The duct system used with forced-air furnaces and central air conditioning can also have leaks. These can account for as much as 25 percent of total household energy consumption. In older houses, the ducts can be sealed from the inside, using special equipment that sprays a liquid resembling latex paint, Johnston said.

The next item on your home energy checklist should be the energy lost or gained through your walls. Start in your attic; the greatest amount of heat can be lost there because hot air rises, Johnston said. Adding insulation here will make a huge difference during the summer as well as the winter. When the sun beats down on your roof in the hot season, the attic can get up to 140 degrees.

If your attic has ducts running through the roof truss rafters, they should be insulated as well. If it gets hot where you live, you can also benefit from adding a radiant barrier -- essentially a sheet of mylar -- to the underside of your roof rafters or the top chord of your roof trusses. This will also reduce the amount of heat passing through your roof to the attic space below.

The next stop is your basement or crawl space, Johnston said. A common complaint from owners of older houses is cold feet in winter because the underside of the floor in the main living areas is not insulated. The cure: insulation. If you regularly use your basement as a rec room or a home office, you should also insulate the walls and floor, Johnston said.

The last place to check for thermal heat loss is your walls. In the likely event you need more insulation, the solution is blown-in cellulose, made from recycled newspapers. As with the duct sealing, you will need to engage a professional with special equipment to do this.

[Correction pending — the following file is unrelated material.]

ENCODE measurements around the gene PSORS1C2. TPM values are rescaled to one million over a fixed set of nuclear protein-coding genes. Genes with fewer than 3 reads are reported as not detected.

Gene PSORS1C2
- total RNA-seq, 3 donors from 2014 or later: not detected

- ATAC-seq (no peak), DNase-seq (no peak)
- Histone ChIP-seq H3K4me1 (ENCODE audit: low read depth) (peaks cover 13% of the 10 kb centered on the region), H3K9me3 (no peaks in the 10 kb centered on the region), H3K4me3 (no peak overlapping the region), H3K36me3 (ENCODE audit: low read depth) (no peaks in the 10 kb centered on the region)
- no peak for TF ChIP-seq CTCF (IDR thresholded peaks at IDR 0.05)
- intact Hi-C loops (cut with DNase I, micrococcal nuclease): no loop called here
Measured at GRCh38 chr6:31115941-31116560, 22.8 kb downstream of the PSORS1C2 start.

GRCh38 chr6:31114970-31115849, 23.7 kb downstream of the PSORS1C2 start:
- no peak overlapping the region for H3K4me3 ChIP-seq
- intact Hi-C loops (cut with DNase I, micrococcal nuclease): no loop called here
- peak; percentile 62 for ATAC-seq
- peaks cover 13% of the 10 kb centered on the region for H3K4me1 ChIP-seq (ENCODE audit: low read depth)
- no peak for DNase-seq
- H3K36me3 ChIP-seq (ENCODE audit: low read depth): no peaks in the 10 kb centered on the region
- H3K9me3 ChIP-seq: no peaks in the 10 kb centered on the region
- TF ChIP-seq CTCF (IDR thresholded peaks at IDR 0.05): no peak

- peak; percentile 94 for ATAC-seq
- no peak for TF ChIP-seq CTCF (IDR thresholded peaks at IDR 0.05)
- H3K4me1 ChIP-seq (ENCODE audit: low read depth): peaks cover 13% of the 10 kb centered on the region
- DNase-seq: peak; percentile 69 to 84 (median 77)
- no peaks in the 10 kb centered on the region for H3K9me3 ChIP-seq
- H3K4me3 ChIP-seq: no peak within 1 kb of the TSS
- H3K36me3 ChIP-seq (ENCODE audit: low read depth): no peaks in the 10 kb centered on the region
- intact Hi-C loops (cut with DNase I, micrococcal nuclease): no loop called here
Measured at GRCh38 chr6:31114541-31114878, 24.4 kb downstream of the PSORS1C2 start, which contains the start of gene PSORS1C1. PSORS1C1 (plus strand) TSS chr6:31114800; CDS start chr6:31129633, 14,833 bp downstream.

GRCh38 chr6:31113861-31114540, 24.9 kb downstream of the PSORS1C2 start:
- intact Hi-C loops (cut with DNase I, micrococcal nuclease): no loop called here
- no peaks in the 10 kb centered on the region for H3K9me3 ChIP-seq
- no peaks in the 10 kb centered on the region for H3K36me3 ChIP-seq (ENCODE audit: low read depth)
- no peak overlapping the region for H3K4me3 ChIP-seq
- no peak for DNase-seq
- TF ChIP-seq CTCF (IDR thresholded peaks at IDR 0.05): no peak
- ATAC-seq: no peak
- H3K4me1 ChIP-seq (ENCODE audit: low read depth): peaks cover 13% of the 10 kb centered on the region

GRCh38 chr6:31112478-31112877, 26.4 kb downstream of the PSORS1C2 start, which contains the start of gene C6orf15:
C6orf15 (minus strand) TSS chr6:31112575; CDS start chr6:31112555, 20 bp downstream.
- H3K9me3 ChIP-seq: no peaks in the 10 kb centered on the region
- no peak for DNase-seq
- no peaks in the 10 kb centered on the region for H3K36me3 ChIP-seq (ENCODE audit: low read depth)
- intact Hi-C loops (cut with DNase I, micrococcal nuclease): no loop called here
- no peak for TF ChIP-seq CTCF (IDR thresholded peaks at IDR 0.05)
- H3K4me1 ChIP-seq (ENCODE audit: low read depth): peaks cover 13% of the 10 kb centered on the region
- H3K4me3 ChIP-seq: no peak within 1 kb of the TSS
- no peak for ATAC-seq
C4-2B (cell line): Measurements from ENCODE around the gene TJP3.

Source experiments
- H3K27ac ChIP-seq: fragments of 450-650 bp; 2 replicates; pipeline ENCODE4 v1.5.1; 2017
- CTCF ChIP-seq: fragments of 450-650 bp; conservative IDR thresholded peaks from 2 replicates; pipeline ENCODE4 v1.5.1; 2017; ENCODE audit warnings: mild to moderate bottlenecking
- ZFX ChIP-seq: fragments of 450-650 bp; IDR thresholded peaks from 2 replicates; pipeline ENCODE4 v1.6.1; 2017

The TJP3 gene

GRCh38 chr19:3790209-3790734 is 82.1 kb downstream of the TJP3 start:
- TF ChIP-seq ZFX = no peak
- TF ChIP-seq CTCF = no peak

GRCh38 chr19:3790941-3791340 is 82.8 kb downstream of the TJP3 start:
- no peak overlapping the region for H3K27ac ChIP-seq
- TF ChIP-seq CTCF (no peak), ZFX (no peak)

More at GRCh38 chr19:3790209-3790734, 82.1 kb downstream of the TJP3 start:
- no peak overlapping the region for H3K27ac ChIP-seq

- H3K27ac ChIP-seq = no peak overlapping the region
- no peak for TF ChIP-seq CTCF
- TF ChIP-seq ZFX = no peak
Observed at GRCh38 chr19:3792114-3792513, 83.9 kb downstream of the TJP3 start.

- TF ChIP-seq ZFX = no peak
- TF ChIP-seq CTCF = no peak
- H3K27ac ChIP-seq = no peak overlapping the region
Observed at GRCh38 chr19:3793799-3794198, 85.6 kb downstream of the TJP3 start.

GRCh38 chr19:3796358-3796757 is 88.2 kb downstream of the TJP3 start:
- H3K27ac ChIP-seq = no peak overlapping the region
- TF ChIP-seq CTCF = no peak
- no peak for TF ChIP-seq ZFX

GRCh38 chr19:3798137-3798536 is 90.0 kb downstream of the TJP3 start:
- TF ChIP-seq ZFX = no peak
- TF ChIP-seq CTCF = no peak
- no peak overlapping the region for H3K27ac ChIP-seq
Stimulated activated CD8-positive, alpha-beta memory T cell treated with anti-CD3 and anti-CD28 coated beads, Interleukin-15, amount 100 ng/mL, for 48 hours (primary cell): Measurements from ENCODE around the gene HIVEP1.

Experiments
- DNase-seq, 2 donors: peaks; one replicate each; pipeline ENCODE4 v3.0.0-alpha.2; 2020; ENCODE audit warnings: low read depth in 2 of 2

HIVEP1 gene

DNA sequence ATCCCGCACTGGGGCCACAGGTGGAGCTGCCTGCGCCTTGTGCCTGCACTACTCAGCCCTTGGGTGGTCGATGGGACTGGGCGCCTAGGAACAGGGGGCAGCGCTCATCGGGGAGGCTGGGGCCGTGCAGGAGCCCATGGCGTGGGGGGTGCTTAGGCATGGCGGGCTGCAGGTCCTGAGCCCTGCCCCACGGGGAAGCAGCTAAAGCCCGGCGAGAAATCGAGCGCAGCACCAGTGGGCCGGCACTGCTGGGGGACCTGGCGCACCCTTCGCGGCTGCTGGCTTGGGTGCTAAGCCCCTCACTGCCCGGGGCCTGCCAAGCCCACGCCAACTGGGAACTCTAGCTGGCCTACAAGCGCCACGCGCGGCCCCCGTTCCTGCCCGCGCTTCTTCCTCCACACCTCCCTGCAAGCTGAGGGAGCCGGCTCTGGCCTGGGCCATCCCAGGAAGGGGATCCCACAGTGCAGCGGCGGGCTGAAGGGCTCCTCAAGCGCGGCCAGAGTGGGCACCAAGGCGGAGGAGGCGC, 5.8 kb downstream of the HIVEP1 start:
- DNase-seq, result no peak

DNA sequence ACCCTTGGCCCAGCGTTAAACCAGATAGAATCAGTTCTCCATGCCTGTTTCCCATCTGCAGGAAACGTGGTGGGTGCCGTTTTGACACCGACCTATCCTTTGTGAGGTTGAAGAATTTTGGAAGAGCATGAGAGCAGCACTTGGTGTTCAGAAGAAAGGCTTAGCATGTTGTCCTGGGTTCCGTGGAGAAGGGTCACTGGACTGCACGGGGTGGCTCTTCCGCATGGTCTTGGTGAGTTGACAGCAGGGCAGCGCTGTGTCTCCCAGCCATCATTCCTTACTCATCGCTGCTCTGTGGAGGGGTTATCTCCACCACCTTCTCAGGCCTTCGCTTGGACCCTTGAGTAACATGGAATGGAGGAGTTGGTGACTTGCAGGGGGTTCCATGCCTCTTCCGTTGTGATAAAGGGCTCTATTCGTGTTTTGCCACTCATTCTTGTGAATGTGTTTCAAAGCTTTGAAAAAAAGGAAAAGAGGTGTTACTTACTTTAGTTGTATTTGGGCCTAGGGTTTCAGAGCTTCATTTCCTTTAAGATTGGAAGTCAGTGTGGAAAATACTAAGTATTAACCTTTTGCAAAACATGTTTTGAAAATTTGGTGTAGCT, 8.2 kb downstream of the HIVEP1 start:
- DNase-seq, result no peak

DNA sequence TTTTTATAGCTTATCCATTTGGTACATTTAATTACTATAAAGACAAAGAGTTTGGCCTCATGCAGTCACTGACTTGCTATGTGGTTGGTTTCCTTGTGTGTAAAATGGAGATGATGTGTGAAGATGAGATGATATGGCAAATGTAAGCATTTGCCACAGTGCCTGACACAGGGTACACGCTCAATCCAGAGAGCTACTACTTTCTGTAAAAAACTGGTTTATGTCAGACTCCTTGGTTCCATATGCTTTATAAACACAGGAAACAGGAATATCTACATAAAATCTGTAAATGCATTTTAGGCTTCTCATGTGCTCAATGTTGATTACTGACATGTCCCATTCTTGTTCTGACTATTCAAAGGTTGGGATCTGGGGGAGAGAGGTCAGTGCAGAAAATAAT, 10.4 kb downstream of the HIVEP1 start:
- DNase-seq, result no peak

Once you've plugged the air leaks and added insulation, your house may be so airtight that you need to bring in fresh air mechanically. The simplest solution is a small vent with a flap coupled with a continuously running exhaust fan in a bathroom to pull the air through the house and expel it. If this is inadequate, you may need an air exchanger, a device that pulls in fresh air while it exhausts stale air. In cold climates, a more sophisticated heat exchanger extracts the heat before exhausting stale air and transfers it to the incoming air.

With the air leaks plugged and the heat loss and gain stanched, you may find that you don't need to replace your furnace or condenser for your central air conditioning. But if you do, you may find that smaller and less costly models will do the job because you don't need as much heat or cooling to keep your home comfortable.

A final word of caution. Weatherization measures can make the air pressure inside your house lower than outside, which can cause your gas furnace to backdraft -- that is, the exhaust fumes may be pulled back into your house instead of being expelled up the flue. The cure for backdrafting can vary from house to house; to learn what is appropriate for yours, consult a professional home heating specialist.

Katherine Salant can be contacted via her Web site, http://www.katherinesalant.com.

© 2009 Katherine Salant

View all comments that have been posted about this article.

© 2009 The Washington Post Company